Yard Sale Ethics

In my

recent post about cultivating your own knowledge for fun and profit, I mentioned that you should hit yard sales, consignment shops, estate sales, and so forth as a way to put your knowledge to work for you and take advantage of underpriced items. A few commenters thought that this was unethical, so I thought I’d look at that particular point a bit more deeply.

I’ll start off by giving you a specific example of a situation where I did this in the past. As a teenager, I collected Magic: the Gathering cards (I still play with my wife using a handful of remaining cards). I had a very good idea of what some of the valuable ones were, including a few that sold for hundreds of dollars and a good number that could net $20 or more apiece.

In 2002 or 2003 (I’m not entirely sure which – I was out of college, but it was definitely before children and possibly before marriage), I visited a yard sale that was just a block away from the apartment I was renting. The couple that was running the yard sale was selling off a lot of stuff that obviously was previously owned by a teenage boy with a bit of a nerdy streak. One item was a large box full of trading cards, mostly Magic. The sticker on the box said $5. Within thirty seconds of looking through the box, I found one card I knew I could resell on eBay for $20 and a couple more that I thought could net me at least $5 each – and I had suspicions of finding some of the real valuable ones in the box.

I asked the couple if the box was really available for $5. They said it was and that much of the stuff was items their son had said he didn’t want when he went away to college. I immediately paid $5 and walked away.

I netted a nice profit from selling some of the cards, but I also kept many of the cards and some of them make up the handful of cards I still have.

Here’s the question: was I ethically obligated to tell the people running the sale that their items were potentially worth much more than $5?

My opinion is that the buyer never needs to say such a thing. The seller has the responsibility of setting the price for the item. If they want to set an accurate price, they should investigate the item they’re selling.

This is particularly true today, in the age of the internet, where you can find the value of almost any item you have. An eBay search for those cards would have quickly revealed, even after searching for just a handful of them, that the individual cards had significant value. Even just searching for “Magic: the Gathering” on eBay would have shown that such cards often have value.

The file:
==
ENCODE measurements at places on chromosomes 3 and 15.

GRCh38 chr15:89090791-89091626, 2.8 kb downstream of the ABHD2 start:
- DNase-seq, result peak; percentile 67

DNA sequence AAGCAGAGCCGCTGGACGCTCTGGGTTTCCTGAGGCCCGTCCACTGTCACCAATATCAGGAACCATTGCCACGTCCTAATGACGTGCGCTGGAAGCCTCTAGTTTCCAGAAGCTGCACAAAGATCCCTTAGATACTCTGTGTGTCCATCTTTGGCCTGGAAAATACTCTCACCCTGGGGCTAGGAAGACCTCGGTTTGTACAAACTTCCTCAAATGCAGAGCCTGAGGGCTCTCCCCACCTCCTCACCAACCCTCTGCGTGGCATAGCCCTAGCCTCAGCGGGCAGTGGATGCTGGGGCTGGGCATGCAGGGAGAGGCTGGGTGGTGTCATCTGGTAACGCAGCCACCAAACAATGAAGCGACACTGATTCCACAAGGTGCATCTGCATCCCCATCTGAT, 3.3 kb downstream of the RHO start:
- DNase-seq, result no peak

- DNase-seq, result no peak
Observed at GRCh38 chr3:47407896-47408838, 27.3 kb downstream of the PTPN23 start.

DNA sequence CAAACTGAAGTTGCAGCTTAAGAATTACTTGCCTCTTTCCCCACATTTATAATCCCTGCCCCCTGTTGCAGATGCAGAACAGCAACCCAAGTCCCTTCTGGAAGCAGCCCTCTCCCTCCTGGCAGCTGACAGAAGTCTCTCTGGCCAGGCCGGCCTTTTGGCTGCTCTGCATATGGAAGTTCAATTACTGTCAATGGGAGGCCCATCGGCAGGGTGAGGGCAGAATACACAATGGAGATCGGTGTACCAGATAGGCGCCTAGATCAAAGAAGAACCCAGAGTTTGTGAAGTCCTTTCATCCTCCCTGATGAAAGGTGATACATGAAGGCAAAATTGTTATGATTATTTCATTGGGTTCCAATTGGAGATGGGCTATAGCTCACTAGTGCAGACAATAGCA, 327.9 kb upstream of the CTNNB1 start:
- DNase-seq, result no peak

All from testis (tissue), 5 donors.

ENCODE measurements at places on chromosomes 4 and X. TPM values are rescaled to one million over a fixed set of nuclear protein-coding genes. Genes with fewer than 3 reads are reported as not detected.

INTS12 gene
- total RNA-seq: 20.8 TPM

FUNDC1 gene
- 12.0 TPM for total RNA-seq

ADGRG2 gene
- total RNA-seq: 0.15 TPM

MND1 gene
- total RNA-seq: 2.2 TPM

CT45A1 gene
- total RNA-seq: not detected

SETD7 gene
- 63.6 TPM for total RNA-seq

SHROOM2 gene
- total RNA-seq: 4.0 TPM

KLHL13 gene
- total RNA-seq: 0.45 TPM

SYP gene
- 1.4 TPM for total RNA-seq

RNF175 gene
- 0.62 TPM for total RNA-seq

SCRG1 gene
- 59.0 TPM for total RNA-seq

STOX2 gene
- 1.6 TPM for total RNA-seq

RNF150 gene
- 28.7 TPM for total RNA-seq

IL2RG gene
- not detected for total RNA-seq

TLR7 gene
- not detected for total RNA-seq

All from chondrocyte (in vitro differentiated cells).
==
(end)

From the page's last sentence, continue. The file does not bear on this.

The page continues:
To me, the question really comes down to this: should knowledge of the value of an item be the responsibility of the seller? I absolutely think so.

When I’m trying to figure out if I’m doing the right thing in such a situation, the first thing I do is put myself in the seller’s shoes. If I were the seller in this situation, would I consider it ethical and fair for the buyer to tell me that I had grossly mis-priced an item?

In a word, no. If I were the seller, accurate pricing is my responsibility, not the buyer’s. If I put something on a table at a yard sale with a sticker on it, that means I’m agreeing to sell the item for that price. If a buyer thinks that’s a good deal – and in this case, the buyer certainly did – then the buyer has every right to pay that price and attempt to turn a profit on it.

I did a similar thing with Nintendo Wiis back in 2006. During that Christmas year, you could easily resell new Nintendo Wiis in the box for $350-400 online after buying them in the store for $250. When Target or Wal-Mart put a Wii out on a shelf for $250, should I have grabbed one and ran for the checkout or should I have informed the manager that they were worth $350 before buying them?

Now, here’s a separate but connected issue: should a buyer tell a seller if they think an item is radically mispriced? I think it’s a kind thing to do, but I don’t think it’s a required thing to do.

If I had it to do over again, I would probably walk up to the seller and say something like, “This box seems like a really good deal. I think there are some cards in there that I could sell to the right buyer for more than what you’re asking.” Then, I would probably offer them more for the box than the sticker price, but I wouldn’t offer them the hypothetical resale value of the cards, either – probably $10 or $15.

Now, if I were a seller and someone did this to me, I’d refuse to take more than the $5 stated on the sticker. After all, I view the sticker price as the seller’s responsibility, not the buyer’s.

That’s my full take on the issue.

Trent Hamm
Trent Hamm
Founder of The Simple Dollar

Trent Hamm founded The Simple Dollar in 2006 after developing innovative financial strategies to get out of debt. Since then, he’s written three books (published by Simon & Schuster and Financial Times Press), contributed to Business Insider, US News & World Report, Yahoo Finance, and Lifehacker, and been featured in The New York Times, TIME, Forbes, The Guardian, and elsewhere.

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